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SWOT Analysis

By Duncan Haughey | minute read

Colourful SWOT Analysis word circle

SWOT is a strategic planning tool used to evaluate the strengths, weaknesses, opportunities, and threats to a project. It involves specifying the objective of the project and identifying the internal and external factors that are favourable and unfavourable to achieving that objective. The strengths and weaknesses usually arise from within an organisation, and the opportunities and threats from external sources.

The SWOT analysis is an important part of the project planning process:

  • Strengths: attributes of the organisation that help achieve the project objective.
  • Weaknesses: attributes of the organisation that stop achievement of the project objective.
  • Opportunities: external conditions that help achieve the project objective.
  • Threats: external conditions that could damage the project.

Use the following grid to record each factor:

State Project Objective:
Strengths (internal factors)Weaknesses (internal factors)
Track record (similar successes)Gaps in knowledge and expertise
Resource availabilityTimescale and deadlines
Skill levelsBudget and funding
Processes and systemsCompeting projects
ReputationProcesses and systems
Opportunities (external factors)Threats (external factors)
Technology and infrastructure developmentPolitical influences
Changing consumer behaviourEnvironmental factors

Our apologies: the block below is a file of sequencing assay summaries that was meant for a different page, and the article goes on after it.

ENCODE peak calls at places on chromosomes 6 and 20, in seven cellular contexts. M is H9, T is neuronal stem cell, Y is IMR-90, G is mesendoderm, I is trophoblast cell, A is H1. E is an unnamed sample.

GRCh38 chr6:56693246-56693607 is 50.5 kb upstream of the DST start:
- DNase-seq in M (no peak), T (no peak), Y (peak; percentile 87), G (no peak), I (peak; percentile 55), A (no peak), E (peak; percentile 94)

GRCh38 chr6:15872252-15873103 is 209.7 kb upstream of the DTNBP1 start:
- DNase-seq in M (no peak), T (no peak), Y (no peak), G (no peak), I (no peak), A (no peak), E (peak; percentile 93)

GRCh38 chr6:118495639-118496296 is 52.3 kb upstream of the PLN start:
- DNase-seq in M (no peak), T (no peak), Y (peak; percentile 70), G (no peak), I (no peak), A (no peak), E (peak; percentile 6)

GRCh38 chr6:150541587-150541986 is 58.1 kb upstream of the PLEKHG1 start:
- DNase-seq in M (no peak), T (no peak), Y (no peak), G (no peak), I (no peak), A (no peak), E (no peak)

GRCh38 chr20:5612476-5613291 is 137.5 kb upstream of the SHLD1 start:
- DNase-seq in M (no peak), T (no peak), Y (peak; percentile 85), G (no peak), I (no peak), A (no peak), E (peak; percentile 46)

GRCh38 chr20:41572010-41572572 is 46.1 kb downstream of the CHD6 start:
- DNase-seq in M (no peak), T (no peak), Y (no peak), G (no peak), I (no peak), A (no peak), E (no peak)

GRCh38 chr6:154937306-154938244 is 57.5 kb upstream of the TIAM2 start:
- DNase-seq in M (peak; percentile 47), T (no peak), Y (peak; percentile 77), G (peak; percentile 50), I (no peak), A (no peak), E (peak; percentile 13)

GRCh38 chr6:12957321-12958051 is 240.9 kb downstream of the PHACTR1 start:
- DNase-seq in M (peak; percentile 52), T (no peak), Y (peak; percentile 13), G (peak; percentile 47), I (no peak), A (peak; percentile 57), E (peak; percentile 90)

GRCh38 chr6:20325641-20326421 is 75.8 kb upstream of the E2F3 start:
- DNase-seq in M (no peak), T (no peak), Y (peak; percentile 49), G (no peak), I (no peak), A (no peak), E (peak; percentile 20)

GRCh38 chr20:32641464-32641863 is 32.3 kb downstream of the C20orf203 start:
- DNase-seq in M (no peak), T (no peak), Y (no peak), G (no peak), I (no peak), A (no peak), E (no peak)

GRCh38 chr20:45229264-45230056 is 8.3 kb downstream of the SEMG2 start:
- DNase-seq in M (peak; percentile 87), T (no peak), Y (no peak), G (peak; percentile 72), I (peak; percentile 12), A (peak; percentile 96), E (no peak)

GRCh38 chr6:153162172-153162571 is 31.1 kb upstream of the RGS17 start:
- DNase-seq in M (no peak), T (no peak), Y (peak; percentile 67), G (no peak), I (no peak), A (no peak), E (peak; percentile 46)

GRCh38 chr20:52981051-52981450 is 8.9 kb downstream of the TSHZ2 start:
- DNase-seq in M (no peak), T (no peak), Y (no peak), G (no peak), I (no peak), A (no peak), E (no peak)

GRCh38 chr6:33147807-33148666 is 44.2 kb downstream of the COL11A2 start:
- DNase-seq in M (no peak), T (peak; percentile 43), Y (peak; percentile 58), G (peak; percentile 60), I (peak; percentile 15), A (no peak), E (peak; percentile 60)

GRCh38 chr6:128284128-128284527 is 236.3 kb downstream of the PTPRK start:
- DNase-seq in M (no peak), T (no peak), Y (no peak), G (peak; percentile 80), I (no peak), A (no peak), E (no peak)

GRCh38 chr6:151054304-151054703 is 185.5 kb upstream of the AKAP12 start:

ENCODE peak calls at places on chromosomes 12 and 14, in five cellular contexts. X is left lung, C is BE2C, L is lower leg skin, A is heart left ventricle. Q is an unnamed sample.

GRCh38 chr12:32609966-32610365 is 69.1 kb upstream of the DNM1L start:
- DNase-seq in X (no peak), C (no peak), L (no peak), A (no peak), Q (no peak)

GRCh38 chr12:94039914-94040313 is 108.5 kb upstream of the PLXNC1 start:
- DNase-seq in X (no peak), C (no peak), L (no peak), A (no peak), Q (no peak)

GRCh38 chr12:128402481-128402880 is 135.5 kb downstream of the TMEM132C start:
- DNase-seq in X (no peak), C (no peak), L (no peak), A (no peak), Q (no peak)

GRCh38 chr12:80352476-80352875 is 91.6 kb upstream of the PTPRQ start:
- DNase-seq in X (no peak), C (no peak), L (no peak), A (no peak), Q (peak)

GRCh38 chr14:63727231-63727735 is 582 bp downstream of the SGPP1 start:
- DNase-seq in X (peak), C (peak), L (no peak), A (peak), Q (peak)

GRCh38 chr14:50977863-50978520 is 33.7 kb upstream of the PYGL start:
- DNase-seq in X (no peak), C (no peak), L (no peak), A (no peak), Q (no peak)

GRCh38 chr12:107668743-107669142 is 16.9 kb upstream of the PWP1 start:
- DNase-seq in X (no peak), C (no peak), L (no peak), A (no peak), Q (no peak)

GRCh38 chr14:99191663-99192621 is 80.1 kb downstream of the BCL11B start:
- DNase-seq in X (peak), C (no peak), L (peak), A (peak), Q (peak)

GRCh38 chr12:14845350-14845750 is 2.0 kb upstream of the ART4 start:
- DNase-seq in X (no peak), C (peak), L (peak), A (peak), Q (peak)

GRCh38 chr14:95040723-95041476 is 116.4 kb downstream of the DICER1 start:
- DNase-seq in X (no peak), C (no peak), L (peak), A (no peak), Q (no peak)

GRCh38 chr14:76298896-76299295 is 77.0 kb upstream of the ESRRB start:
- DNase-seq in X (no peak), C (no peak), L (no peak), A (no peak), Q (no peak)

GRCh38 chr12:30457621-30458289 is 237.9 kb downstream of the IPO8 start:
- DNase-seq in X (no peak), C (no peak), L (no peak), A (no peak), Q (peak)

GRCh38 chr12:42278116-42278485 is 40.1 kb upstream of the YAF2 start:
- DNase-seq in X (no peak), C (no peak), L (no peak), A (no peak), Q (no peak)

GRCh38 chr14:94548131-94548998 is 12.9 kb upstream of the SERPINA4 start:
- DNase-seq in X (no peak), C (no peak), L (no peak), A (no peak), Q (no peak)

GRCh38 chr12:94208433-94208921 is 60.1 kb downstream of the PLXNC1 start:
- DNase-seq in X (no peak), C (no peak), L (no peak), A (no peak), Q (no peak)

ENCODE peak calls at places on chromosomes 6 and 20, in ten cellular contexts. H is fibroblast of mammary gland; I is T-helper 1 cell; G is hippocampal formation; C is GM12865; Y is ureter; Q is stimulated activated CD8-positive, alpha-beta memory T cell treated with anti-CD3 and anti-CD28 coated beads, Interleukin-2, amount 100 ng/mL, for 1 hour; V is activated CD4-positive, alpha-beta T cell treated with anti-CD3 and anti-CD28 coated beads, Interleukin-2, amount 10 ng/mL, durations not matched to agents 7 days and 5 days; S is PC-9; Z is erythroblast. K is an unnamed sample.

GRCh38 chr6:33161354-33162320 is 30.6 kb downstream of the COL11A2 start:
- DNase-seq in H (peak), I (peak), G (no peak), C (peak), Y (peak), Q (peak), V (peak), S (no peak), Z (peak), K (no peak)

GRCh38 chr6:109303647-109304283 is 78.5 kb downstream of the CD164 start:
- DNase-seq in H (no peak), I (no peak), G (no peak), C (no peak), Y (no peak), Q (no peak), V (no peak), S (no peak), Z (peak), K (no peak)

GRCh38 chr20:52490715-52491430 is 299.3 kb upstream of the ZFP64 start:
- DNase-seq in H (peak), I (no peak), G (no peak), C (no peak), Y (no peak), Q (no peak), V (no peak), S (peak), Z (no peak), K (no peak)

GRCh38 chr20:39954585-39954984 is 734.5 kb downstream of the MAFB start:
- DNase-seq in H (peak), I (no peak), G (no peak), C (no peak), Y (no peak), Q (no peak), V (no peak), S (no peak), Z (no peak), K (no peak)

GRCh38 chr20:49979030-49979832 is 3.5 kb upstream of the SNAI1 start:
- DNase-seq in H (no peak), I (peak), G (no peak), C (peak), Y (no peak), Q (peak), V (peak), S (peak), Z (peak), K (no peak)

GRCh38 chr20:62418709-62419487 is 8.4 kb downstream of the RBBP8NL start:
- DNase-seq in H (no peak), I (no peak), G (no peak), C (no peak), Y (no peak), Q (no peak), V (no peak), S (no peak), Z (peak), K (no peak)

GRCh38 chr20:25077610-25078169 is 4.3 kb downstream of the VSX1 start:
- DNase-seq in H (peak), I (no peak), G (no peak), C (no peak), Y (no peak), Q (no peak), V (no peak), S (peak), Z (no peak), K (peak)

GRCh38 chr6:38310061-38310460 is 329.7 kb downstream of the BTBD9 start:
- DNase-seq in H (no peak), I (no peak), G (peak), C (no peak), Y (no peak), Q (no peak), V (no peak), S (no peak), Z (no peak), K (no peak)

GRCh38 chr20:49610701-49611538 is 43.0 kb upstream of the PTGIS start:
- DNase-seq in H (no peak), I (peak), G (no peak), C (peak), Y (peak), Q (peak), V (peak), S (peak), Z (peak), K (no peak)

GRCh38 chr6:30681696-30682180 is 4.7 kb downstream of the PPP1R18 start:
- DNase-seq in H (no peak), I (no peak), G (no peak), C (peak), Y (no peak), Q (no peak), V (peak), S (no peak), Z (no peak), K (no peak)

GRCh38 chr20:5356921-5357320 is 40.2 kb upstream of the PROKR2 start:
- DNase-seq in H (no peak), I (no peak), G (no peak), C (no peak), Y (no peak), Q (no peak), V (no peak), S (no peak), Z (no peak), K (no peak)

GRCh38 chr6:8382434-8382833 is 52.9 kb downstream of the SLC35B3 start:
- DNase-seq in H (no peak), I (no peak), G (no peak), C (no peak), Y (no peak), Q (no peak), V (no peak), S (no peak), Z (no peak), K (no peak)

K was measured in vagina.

Emerging and developing marketsCompetitor activity
New innovations (R&D)Economy
Market demandSeasonal effects

With a SWOT analysis it is useful to ask these questions:

  • How can we use our strengths?
  • How can we address each weakness?
  • How can we exploit each opportunity?
  • How can we guard against each threat?

Advantages of SWOT

  • Straightforward and only costs time to do.
  • Produces new ideas to help take advantage of an organisation's strengths and defends against threats.
  • Awareness of political and environmental threats allows an organisation to have response plans prepared.

Disadvantages of SWOT

  • May persuade organisations to compile lists rather than think about what is essential to achieving objectives.
  • Presents lists uncritically and without clear prioritisation so, for example, weak opportunities may appear to balance strong threats.
  • Usually, a simple list and not critically presented.

What's Next?

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